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AstraZeneca says no evidence vaccine causes blood clots

 


"A careful review of all available safety data … has shown no evidence of an increased risk of pulmonary embolism, deep vein thrombosis or thrombocytopenia, in any defined age group, gender, batch or in any particular country," the company said.

 

AstraZeneca said Sunday a review of its data found no evidence that its vaccine against the coronavirus causes blood clots, the same day that Ireland and the Netherlands joined a growing list of countries that are suspending the use of the shot.

 

“A careful review of all available safety data … has shown no evidence of an increased risk of pulmonary embolism, deep vein thrombosis or thrombocytopenia, in any defined age group, gender, batch or in any particular country,” the company said.

 

The review, which covered more than 17 million people who had received the vaccine in Britain and the European Union, was conducted as Ireland and the Netherlands joined Denmark, Norway, and Iceland in suspending the use of the vaccine because of clotting issues. Austria stopped using a batch of the shot last week while investigating a death from coagulation disorders.

 

Ronan Glynn, Ireland’s deputy chief medical officer, said Sunday that though there was no conclusive link between the vaccine and incidents of blood clots, he would recommend suspending the use of the shot as a precaution.

 

His recommendation followed Norway reporting four cases of blood clots in adults inoculated with the AstraZeneca shot.

 

In addition to the company itself, the European Medicines Agency and the World Health Organisation have said there is no indication the clotting events were caused by the vaccine.

 

Brazil

Meanwhile in Brazil, many have noted the absence of Zé Gotinha (roughly translated as Joe Droplet), a mascot invented in the 1980s to promote the polio vaccine and put children at ease.

 

Since the 1980s, the mascot has become a symbol for many vaccination campaigns, but he’s been notably absent since December when Brazil’s vaccine campaign was launched.

 

“Where is our beloved Zé Gotinha?” former President Luiz Inácio Lula da Silva said in a speech criticising the current president’s handling of the pandemic. But some have speculated that since adults, not children, are receiving the vaccine, Gotinha’s presence may be less needed.

 

Chile

Also in South America, Chile said it has reached one of the highest rates of vaccination in the world, having vaccinated roughly a quarter of its population as of Sunday.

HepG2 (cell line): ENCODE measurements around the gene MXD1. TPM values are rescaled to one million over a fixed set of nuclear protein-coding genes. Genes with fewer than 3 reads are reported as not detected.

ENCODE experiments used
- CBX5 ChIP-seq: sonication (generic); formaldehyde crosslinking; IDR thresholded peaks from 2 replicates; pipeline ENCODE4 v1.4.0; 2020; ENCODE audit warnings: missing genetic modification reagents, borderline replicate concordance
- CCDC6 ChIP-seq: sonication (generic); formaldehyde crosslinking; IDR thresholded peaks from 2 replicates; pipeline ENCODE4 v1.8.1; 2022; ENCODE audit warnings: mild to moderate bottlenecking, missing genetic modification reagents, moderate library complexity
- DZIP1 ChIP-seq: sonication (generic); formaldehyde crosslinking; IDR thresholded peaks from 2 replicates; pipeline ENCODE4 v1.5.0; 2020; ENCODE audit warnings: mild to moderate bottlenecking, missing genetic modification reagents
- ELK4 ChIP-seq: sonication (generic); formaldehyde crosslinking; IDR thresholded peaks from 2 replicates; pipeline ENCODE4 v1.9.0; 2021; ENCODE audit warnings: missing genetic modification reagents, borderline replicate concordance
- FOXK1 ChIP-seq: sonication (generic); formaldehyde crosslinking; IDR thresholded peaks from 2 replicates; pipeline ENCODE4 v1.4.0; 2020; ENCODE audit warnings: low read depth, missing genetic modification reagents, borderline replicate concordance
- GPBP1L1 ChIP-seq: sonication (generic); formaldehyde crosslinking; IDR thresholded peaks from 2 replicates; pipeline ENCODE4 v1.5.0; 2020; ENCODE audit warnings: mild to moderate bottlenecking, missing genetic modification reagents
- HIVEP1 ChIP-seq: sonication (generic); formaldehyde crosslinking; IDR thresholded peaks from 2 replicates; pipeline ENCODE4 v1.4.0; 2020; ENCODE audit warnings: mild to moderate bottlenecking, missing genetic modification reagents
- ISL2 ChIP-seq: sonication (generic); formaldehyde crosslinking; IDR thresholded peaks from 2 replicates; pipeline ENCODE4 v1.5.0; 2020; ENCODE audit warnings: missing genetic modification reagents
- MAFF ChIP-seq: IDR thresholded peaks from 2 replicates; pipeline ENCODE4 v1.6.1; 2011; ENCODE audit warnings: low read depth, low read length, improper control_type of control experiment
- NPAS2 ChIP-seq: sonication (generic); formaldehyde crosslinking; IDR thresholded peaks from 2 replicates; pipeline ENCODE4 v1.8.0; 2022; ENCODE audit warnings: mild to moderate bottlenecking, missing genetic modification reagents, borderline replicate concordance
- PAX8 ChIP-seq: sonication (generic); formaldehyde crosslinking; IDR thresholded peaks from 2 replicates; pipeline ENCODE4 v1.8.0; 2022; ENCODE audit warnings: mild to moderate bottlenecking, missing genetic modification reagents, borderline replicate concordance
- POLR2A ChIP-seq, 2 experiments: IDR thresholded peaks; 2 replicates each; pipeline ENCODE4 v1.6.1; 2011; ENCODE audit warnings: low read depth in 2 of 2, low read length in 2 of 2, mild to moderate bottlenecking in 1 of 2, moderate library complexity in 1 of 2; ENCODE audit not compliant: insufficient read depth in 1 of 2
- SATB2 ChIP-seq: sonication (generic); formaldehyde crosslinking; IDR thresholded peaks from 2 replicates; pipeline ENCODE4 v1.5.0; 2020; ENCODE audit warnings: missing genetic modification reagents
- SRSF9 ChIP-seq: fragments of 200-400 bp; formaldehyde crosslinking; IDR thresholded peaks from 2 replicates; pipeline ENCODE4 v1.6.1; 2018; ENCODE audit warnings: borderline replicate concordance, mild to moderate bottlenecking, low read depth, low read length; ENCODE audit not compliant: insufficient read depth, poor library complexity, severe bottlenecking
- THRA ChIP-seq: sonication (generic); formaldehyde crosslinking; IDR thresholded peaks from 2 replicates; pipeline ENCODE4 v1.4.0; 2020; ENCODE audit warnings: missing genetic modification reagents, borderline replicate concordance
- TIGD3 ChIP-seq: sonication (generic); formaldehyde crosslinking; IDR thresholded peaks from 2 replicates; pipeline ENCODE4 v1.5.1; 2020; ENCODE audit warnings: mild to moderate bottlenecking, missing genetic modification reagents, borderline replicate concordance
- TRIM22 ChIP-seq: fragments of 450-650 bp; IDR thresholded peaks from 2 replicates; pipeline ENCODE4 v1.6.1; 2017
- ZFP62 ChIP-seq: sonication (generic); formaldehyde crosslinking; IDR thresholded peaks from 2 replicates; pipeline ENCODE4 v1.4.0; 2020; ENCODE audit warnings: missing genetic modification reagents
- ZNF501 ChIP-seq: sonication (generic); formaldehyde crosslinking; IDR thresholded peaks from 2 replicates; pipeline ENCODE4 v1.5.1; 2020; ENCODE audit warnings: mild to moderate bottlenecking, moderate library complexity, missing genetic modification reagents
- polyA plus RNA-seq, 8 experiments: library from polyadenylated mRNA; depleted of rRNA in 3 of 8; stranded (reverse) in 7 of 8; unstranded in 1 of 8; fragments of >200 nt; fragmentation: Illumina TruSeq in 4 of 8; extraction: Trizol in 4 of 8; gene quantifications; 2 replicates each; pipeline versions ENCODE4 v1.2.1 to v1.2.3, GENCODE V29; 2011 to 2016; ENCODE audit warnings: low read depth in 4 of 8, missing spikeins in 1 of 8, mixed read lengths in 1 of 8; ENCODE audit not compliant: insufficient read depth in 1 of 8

While Chile struggled in the first months of the pandemic to contain the virus and stop its spread, health officials say they began early negotiations to buy vaccines, enabling them to launch a robust vaccination campaign this month.

 

The U.S. appears to be on a path to have enough vaccine doses for almost double the country’s population after President Joe Biden directed his administration to order 100 million doses of Johnson & Johnson’s vaccine.

 

The U.S. has committed funding to several vaccine initiatives, including $2 billion to COVAX, the international program designed to provide coronavirus vaccines globally.

 

The U.S., Australia, India and Japan also agreed last week to a partnership to make one billion vaccines available across Asia by the end of 2022, India’s foreign secretary said at a news conference in New Dehli after a virtual meeting with U.S. President Joe Biden and the leaders of the other countries.

 

The initiative is designed to attack the global vaccine shortage and counter China’s growing diplomatic campaign to distribute vaccines in Southeast Asia and globally.

 

Meanwhile, in Massachusetts on Saturday, Yo-Yo Ma, the internationally acclaimed cellist, celebrated receiving his second vaccine doing what he does best.

 

While he waited seated with others for the 15 minutes of observation post-vaccination, Ma, 65 and wearing a mask, started playing his cello.

 

His impromptu performance included Ave Maria and Bach’s Prelude in G Major.

 

As Ma got up to leave, he was applauded by others seated and socially distant waiting for their observation to end.

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